The GEMS Scheme was introduced in April 1996 as the single Defence-wide suggestion scheme and in that time dozens of suggestions from all over defence have saved the department millions and improved the working lives of thousands.
The scheme is considered the third most successful of its type anywhere in the world and more than 2,000 ideas were put forward to the GEMS team in the last year.
The finalists in this year’s scheme ranged from money saving ideas to prevent radar towers being destroyed by insurgents, environmental ideas to recycle waste and operational benefit ideas to reduce the maintenance burden on helicopters.
The winning presentations were made by Permanent Secretary Sir Bill Jeffrey and Chief of Defence Staff Air Chief Marshal Sir Jock Stirrup.
Speaking at the award ceremony Chief of Defence Staff, Air Chief Marshal Sir Jock Stirrup, said:
The GEMs Scheme saves a lot of money - £18m in the last year alone.
That in itself would be more than enough justification for the scheme but to my mind it goes well beyond that. It talks to whom and what we are as an organisation.
The categories for the awards were; Most Environmentally Friendly, Most Safety Improvement; Most Innovation, Most Operational Benefit, Most Business Improving and Best Example of Modernisation - with a new category of Best Idea of the Year for the overall winner.
This year the recipients of the Best Idea and Most Operational Benefit were Commander David Bartlett, Major Mike Jeavons and Warrant Officer Class 1 (Air Engineering Technician) Austin Harding for their idea of overhauling the servicing package for Apache helicopters.
Prior to the trio’s suggestion, Apache helicopters were flown back to the UK from Afghanistan for their 300 and 600 hour service intervals, severely restricting the number of flying hours available to commanders in Afghanistan.
However, Messrs Bartlett, Jeavons and Harding used their knowledge to change the service packages and submitted their plans to the GEMS scheme in 2007.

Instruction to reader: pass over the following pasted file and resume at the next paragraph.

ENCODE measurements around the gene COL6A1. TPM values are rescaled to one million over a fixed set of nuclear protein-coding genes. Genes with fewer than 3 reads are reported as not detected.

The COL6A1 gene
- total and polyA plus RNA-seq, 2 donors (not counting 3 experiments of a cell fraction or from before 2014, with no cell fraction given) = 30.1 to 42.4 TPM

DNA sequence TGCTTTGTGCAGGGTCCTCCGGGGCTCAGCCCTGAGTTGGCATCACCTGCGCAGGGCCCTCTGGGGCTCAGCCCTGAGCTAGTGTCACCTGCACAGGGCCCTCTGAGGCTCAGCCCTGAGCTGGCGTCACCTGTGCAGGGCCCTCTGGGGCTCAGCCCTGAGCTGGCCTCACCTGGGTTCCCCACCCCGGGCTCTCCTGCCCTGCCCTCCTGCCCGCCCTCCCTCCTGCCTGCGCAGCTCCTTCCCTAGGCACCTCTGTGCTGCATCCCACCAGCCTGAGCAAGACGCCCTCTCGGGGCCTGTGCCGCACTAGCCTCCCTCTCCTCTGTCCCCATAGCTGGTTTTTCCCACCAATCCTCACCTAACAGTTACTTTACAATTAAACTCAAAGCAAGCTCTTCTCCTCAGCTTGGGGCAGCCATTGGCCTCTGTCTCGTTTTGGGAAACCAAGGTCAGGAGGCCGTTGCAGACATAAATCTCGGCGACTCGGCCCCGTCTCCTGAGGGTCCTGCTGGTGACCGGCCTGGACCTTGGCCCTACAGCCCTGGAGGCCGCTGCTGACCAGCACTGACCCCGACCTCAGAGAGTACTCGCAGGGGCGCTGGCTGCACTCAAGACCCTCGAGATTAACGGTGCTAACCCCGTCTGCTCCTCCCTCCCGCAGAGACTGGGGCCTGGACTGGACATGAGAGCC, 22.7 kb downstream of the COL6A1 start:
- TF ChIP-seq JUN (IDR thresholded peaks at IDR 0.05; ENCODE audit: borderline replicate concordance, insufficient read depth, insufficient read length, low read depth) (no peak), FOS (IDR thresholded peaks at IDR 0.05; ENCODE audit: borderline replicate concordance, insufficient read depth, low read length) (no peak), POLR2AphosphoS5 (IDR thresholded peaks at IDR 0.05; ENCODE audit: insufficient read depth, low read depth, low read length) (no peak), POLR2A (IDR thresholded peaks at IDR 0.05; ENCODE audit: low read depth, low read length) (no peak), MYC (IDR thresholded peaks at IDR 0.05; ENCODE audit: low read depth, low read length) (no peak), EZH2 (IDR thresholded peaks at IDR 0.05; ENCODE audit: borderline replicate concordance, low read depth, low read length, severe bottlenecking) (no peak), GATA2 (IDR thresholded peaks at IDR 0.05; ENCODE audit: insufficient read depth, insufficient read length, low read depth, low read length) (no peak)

After testing and evaluation the plan has been implemented with the result that the 300 hour service now takes the helicopters out of action for only five-ten days as opposed to the 60-70 days before.
The idea has produced cost savings of £4.2m in the last financial year and increased flying hours in Afghanistan by 330 per cent, not to mention relieving pressure on the air bridge as less airframes are transported back and forth to the UK.
The idea will now go forward as a nomination for the Ideas UK, which looks for the best ideas across all business and public sector organisations in the UK.
Many of the other ideas in the GEMS award scheme this year had safety at their core, such as Flight Sergeant Justin Wooley’s idea for a map stowage on the Griffen helicopter to prevent documents falling from the cabin into the engine, or the idea from Corporal J W Potter for a system to prevent the potential of 55 feet (16.8m) falls from the back of C-17s.
The Most Environmentally Friendly Award went to Keith Allen for his work on the disposal of contaminated waste from Defence Storage & Distribution Agency West Moors, an idea that has saved £96,000 over three years.
Perhaps the simplest, though no less effective, idea came from Terry Grant who won the Most Innovative category. He was asked to look at solutions to the problem of the Typhoon aircraft accessory gearbox blanking caps coming loose during flight and falling in to the airflow while the aircraft was in flight - a dangerous and expensive occurrence that was happening around eight times a year.
Mr Grant was asked to produce either an elasticised or stronger material for the lanyards on the cap to prevent them being lost. However, on being shown the problem Mr Grant simply produced a split ring from his pocket and connected the two lanyards together. As both caps have never been lost at the same time this was seen as a viable solution and is now implemented across the entire Typhoon fleet.
The 5p split ring is predicted to lead to savings of £49,200 over the first three years.